The Earthly Paradise (2011)

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Designed by Tom Hancock

by Peter Whelan

Directed by Megan Collins & Tom Hancock

Performances: Tue 18th – Sat 22nd October 2011, Prompt Corner


Message from the Playwright

Kelmscott Manor still stands in the Oxfordshire village of Kelmscott in surroundings very little altered since 1871, when Morris and Rossetti first rented it. The play is based on the events of that shared tenancy and the tensions raised by Morris leaving his wife, Janey, there to model for Rossetti. Kelmscott marked a turning point in each of their lives...and, while I've tried to be reasonably true to history, my main concern has been to capture the powerful inner forces associated with those changes. Sometimes I've bent the facts somewhat...sometimes I've used rumour.I've compressed the three year timescale by half; and where I had no detail about a particular manservant of Rossetti's, I have invented him outright. For Morris himself, Kelmscott helped shape the utopian craftsman-designer aspect of his vision. Morris the overt political animal didn't emerge fully until more than a decade later. At this time we simply catch the beginnings of is questionings and the revelation of a classless society experienced on his trip to Iceland.

Message from the Directors

The Earthly Paradise is a funny and moving exploration of the complex relationship that existed behind the public faces of these three famous figures of the Pre-Raphaelite Movement. Janey, originally a working-class girl from the backstreets of Oxford, was picked out of a crowd by Rossetti and became arguably his most famous model. Rosseti, who was engaged to Lizzie Siddall at the time, persuaded his good friend Morris, who himself had fallen for Janey's beauty and strength of character, to marry her to keep her in their circle. But the bond between Janey and Rossetti was always there and after Lizzie's untimely death, grew stronger than ever. Morris, losing confidence in his own artistic abilities and at the mercy of his own progressive belief that marriage should not equal ownership, creates the opportunity for Janey and Rossetti to finally be together at Kelmscott whist he embarks on an expedition to Iceland. He hopes that they will find personal happiness and create extraordinary works of art to make his sacrifice worthwhile but Rossetti is battling his own demons and Janey finds that being put on a pedestal is not all it is cracked up to be... Much more than just a period piece, The Earthly Paradise is a play about love and loss, about striving to live by ideals and the human cost, about the bond of friendship, eggs and wallpaper! We hope you enjoy it.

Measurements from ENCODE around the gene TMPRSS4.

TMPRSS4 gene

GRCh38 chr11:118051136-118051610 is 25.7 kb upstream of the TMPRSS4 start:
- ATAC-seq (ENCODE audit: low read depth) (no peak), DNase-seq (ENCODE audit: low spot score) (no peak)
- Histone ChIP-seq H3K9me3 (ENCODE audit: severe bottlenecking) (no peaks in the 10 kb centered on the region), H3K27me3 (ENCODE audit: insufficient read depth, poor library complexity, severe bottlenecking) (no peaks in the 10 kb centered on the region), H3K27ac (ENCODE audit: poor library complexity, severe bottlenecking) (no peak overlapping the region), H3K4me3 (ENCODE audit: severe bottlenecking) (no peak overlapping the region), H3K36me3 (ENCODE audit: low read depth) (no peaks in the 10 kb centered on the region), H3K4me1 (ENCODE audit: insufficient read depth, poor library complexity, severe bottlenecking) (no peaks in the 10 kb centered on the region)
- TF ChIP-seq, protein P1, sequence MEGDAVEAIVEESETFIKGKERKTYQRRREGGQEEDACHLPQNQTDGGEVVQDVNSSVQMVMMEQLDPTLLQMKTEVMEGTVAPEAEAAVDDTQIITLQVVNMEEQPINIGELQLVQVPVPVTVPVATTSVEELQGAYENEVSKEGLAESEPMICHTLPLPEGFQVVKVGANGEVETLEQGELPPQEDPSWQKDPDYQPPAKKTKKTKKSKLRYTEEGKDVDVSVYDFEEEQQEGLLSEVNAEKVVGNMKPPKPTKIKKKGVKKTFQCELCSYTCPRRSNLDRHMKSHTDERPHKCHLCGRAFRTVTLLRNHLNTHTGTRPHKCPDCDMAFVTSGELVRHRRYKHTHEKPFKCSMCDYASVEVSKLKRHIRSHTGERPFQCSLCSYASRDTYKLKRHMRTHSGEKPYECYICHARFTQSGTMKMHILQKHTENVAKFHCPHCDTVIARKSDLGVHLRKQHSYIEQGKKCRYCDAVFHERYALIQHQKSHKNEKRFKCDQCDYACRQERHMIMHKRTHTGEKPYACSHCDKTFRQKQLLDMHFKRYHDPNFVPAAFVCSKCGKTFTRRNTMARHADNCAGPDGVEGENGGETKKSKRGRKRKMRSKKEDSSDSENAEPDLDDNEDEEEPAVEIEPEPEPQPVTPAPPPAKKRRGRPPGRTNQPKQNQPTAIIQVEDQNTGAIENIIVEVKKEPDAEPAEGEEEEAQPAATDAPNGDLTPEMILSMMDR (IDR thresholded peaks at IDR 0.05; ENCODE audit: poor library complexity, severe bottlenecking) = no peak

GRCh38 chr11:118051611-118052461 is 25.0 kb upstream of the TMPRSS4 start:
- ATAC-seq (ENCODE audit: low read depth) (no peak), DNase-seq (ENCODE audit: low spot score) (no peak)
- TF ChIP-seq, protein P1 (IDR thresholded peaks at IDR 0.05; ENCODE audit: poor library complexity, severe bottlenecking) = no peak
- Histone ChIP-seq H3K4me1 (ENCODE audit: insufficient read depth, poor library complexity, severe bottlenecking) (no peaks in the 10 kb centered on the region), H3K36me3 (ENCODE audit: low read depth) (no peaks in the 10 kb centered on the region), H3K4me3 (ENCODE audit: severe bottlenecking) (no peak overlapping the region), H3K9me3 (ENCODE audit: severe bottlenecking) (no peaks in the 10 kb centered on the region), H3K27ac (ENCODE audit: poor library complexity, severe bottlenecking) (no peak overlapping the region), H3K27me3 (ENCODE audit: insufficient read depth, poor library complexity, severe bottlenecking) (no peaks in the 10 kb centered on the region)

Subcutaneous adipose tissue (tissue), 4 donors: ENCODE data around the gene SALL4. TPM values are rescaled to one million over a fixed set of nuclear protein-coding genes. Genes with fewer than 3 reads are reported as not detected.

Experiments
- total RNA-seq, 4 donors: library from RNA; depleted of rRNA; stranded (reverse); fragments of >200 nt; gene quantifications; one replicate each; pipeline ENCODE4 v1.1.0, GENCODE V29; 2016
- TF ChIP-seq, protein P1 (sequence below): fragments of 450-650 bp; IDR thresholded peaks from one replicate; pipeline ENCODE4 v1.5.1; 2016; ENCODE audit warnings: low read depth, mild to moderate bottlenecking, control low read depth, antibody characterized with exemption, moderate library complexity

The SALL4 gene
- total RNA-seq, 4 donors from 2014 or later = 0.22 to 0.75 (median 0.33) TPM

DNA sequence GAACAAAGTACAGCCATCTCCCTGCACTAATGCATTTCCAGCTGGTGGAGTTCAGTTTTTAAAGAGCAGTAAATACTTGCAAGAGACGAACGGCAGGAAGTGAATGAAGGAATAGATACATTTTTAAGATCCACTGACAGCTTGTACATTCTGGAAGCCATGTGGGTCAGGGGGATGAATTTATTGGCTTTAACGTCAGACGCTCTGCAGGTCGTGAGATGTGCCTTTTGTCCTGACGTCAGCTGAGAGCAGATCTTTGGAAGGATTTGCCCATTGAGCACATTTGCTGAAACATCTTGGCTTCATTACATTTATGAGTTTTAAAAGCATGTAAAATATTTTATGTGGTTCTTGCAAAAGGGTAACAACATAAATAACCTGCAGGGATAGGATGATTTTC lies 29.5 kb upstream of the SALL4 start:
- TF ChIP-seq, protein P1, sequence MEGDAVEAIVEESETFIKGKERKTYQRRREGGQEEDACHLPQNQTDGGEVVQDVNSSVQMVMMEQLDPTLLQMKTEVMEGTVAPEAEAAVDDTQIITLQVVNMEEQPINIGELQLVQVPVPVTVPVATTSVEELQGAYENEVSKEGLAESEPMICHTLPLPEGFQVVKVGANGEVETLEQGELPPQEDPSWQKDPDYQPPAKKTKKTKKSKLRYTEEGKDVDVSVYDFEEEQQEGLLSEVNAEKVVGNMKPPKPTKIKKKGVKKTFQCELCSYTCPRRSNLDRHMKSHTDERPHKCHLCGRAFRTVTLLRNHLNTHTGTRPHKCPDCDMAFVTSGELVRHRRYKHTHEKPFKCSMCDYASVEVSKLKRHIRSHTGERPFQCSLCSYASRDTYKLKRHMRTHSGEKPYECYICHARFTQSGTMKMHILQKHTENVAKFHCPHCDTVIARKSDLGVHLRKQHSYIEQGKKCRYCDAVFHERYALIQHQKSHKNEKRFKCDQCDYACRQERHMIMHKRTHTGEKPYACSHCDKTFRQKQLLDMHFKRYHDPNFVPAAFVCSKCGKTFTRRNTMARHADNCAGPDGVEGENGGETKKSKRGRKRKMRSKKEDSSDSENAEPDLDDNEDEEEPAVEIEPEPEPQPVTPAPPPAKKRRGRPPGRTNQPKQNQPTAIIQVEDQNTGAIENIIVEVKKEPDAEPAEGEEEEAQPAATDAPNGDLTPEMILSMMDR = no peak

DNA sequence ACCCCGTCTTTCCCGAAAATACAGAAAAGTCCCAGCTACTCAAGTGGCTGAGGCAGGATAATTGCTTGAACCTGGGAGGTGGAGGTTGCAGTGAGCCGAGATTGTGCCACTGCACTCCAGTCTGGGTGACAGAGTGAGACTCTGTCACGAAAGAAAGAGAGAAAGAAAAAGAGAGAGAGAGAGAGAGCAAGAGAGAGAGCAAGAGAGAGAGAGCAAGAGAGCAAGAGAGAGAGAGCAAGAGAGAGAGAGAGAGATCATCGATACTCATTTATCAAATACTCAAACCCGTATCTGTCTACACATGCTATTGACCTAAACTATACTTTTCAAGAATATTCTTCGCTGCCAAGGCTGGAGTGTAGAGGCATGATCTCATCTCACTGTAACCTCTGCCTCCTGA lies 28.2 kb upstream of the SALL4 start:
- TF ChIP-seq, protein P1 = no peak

Creative Team

With thanks to:

Front of House, Box Office and Bar Staff for helping it all run smoothly. Lucy Letkovic, Jane & Harry Hancock and Jenny Bryant for babysitting. Jeanette Hoile, Dave Hollander, Jack King & Brian Fretwell, David Workman and the SLT Youth Group. Ricky at South London Decorators Merchants for the wallpaper. Julie Cruttenden at Greasepaint for Janey's wig. Ffrangcon & Peter Whelan for their involvement, advice and sewing. Matt Collins, Anna and Zoe Callender, Lindsey Scott and Vlastik Spelda for their patience, support and taxiing. Emma Kerby-Evans & Beckenham Theatre for lending us costumes. Questors for costumes and bags. Paul Jackson for the loan of the projector. The cast and crew of The Merchant of Venice and Our Boys.


Some review quotes go here


Edited by Tom Hancock
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Photos by Mark Davies

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See Also

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